You don’t become World Champion without being a maximalist, though, and after 10 minutes’ thought Magnus decided to play for a win with 17.Nf1. As early as after 17…Rbe8 18.d4 f5 Bu thought he was better, while after 23…g5! he already felt he was winning:
Besides pure chess issues Magnus was now the one behind on the clock, and the more than 6 minutes he spent on 24.Kf2!? here left him dangerously low on time in a situation where time was like gold dust. For instance, Xiangzhi’s 29…h5?! gave his king a good square on h6 and was the start of a triumphal march, but it also gave Magnus a crucial tempo for a defence that might have held:
30.Rd1!, with Rd2 to follow soon, would have brought another piece into the defence. Instead, after 30.Kd1 and manoeuvring the knight to e1, White proved helpless against Black’s simple plan of pushing the h-pawn. Bu Xiangzhi went on to finish a fine attack with the elegant last move 36…Rg1+!
Of course if the knight captures the rook the h-pawn queens, so Magnus resigned.
31-year-old Bu Xiangzhi talked about the game afterwards, and while of course he was happy he was also keeping his feet on the ground: “it’s a good start!”
Despite a reputation as one of the most difficult to beat players when he has the white pieces, Bu knows that Magnus will throw absolutely everything at him in Sunday’s game.
Otherwise the first day of Round 3 was similar to the first day of Round 2, with 12 draws across just 16 matches. Many players, including Fabiano Caruana and Hikaru Nakamura with the white pieces, had nothing against relatively short draws, though there was action to be found. Vladimir Kramnik went all-out to try and beat Vassily Ivanchuk with the black pieces, Vidit missed a win against Ding Liren and David Navara held out for 70 moves as Alexander Grischuk gave it all he had to convert an ending a pawn up into a win.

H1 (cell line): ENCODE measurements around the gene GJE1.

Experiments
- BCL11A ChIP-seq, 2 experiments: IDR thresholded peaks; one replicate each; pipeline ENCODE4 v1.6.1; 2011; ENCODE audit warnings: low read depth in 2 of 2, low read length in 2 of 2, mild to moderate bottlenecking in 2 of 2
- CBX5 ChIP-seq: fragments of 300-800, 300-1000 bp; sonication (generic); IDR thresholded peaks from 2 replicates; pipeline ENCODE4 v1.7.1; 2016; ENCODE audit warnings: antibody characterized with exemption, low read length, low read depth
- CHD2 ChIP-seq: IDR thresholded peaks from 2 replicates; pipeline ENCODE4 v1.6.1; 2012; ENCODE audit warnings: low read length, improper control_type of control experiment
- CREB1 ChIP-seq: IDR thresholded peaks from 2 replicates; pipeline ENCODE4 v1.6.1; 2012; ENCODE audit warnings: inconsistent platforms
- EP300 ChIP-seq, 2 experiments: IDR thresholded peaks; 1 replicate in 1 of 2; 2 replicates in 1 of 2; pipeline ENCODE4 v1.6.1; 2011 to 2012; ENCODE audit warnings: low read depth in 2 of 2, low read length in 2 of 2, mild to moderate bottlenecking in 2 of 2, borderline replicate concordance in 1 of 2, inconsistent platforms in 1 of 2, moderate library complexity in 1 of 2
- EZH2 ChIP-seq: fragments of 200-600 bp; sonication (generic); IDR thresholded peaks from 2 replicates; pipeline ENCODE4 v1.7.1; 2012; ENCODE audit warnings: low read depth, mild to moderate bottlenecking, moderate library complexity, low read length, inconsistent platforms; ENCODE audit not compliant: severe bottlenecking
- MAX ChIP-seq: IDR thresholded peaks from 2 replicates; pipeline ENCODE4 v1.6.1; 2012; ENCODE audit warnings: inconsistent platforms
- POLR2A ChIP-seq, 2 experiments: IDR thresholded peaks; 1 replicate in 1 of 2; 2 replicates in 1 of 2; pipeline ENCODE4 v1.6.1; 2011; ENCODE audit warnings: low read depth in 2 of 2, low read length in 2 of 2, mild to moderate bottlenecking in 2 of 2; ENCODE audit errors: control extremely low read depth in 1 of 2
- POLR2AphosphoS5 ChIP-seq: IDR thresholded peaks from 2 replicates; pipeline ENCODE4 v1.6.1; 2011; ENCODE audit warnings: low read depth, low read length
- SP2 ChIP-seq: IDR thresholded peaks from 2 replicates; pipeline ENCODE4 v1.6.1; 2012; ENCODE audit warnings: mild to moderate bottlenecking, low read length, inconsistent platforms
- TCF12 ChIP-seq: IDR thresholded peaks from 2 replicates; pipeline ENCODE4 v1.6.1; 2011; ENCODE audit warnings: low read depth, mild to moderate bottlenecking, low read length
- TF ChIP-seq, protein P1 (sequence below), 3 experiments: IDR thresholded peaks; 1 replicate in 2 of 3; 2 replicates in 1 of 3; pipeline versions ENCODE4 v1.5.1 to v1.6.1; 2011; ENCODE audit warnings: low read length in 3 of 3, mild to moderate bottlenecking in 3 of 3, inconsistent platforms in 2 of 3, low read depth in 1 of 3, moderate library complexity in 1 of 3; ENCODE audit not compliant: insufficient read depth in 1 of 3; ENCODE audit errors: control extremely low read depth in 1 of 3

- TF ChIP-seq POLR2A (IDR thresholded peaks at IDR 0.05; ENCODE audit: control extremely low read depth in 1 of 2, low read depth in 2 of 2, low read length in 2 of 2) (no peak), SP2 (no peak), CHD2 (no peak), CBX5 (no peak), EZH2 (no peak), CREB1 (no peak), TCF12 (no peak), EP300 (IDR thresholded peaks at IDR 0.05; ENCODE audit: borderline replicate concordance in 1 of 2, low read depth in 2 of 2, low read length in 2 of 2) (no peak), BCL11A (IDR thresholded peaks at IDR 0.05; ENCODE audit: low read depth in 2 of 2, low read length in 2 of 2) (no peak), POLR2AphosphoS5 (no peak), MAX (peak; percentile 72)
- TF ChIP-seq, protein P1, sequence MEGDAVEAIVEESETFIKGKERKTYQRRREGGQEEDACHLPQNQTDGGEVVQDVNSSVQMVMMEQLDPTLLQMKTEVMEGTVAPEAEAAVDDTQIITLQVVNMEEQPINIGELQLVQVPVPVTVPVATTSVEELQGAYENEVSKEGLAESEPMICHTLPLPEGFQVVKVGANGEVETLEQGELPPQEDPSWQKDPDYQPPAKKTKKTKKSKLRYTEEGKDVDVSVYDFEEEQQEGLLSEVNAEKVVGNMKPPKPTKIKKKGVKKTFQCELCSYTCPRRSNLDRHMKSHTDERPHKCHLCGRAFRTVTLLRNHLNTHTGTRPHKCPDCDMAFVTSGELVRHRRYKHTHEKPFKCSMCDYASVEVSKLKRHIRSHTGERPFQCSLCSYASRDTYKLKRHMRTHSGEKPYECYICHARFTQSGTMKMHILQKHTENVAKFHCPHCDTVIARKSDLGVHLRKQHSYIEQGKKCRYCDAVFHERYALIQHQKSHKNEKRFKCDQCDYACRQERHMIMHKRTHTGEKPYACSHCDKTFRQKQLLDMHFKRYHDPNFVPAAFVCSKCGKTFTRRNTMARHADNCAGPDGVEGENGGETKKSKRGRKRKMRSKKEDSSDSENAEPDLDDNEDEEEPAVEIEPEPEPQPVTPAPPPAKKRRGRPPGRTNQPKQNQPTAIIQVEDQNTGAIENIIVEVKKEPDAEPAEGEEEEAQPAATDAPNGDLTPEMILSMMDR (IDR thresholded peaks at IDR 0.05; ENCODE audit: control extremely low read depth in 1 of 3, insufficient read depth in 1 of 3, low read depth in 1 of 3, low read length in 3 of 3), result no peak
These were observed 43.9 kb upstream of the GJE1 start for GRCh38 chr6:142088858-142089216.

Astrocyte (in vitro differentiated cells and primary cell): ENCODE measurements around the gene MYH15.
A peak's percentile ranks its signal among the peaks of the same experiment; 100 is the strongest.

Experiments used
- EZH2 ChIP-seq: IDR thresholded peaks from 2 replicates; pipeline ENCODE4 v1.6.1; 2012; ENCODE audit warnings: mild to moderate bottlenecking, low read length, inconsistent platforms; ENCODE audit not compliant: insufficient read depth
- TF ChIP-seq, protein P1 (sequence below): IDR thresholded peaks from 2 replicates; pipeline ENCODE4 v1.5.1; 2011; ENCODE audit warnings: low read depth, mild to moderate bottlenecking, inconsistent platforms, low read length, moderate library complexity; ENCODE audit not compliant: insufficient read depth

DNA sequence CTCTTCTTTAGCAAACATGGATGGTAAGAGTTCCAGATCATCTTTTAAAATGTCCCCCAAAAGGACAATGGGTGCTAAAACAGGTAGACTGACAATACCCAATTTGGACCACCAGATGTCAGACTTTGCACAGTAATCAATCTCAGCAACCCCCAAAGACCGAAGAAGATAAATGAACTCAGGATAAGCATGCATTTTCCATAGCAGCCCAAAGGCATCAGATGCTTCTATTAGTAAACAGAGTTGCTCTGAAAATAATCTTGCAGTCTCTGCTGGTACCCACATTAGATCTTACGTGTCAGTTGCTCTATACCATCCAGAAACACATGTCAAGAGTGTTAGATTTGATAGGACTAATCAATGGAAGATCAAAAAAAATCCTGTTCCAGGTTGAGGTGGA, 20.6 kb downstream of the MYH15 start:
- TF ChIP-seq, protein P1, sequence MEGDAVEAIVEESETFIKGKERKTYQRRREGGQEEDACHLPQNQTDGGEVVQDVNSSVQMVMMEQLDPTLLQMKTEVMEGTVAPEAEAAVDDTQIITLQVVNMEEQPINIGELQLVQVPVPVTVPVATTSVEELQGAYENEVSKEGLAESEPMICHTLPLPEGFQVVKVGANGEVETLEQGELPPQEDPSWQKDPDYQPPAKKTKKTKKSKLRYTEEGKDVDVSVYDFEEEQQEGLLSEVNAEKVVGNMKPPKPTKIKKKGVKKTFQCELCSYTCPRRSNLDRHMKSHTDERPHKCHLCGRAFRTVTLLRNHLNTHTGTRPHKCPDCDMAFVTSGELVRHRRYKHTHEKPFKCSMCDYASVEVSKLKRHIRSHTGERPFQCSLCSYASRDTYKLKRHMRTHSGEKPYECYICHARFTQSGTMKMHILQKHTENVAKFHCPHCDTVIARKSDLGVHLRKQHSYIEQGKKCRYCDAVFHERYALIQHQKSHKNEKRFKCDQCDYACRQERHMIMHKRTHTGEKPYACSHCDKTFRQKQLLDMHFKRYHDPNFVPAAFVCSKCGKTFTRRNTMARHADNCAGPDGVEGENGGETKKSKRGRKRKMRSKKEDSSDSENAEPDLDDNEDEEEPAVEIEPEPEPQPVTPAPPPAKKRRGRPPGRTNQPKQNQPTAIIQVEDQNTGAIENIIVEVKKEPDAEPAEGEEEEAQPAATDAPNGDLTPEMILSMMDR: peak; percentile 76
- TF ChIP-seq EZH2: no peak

There were only two more wins, but they came from some of the world’s top players.
Second seed Wesley So can’t have expected Paco Vallejo to meet his Caro-Kann with g4 on move 4, but as he explained afterwards (see the video just a couple of minutes before Bu Xiangzhi’s interview above) he was well aware of theoretical developments:
I think he’s never played the 4th move g4 before. It has been played recently by some Russians like Ian Nepomniachtchi, and with success, so when he played g4 I thought he might be working with one of the Russian players, but now I’m not completely sure!
He wasn't sure, we must assume, because of the very strange play that followed:
Here Vallejo gave up hopes of castling with 12.Kd2!? and soon went for a sacrifice. Wesley commented:
When he sacrificed an exchange I thought either I’m just worse or I’m better, because he’s sacrificing a lot of material and either he’s going to mate me or not!
It ended up being a resounding “not”, with the final position both sad and beautiful at the same time!
Shortly before this English GM Matthew Sadler had summed up:
We can also turn to Sadler to introduce the final win, Levon Aronian’s triumph over Maxim Matlakov:
Aronian strategically outplayed his opponent on both flanks and the final straw came with 32.Be2!, exploiting an inaccuracy from Maxim to target all Black’s weaknesses at once.
He finished off both stylishly and with ruthless precision, and a curious consequence is that for the moment Aronian is world no. 2 and the only 2800 player other than Magnus. It seems just recently we were reflecting it was the new normal to have half a dozen players in that club!
That means we go into the second day of Round 3 action with Matlakov, Vallejo and, of course, Carlsen needing to win to stay in the tournament and force tiebreaks on Monday. It's not going to be easy!
Watch all the Round 3, Game 2 action here on chess24 from 15:00 CEST onwards! You can also follow the games in our free mobile apps:
We respect your privacy and data protection guidelines. Some components of our site require cookies or local storage that handles personal information.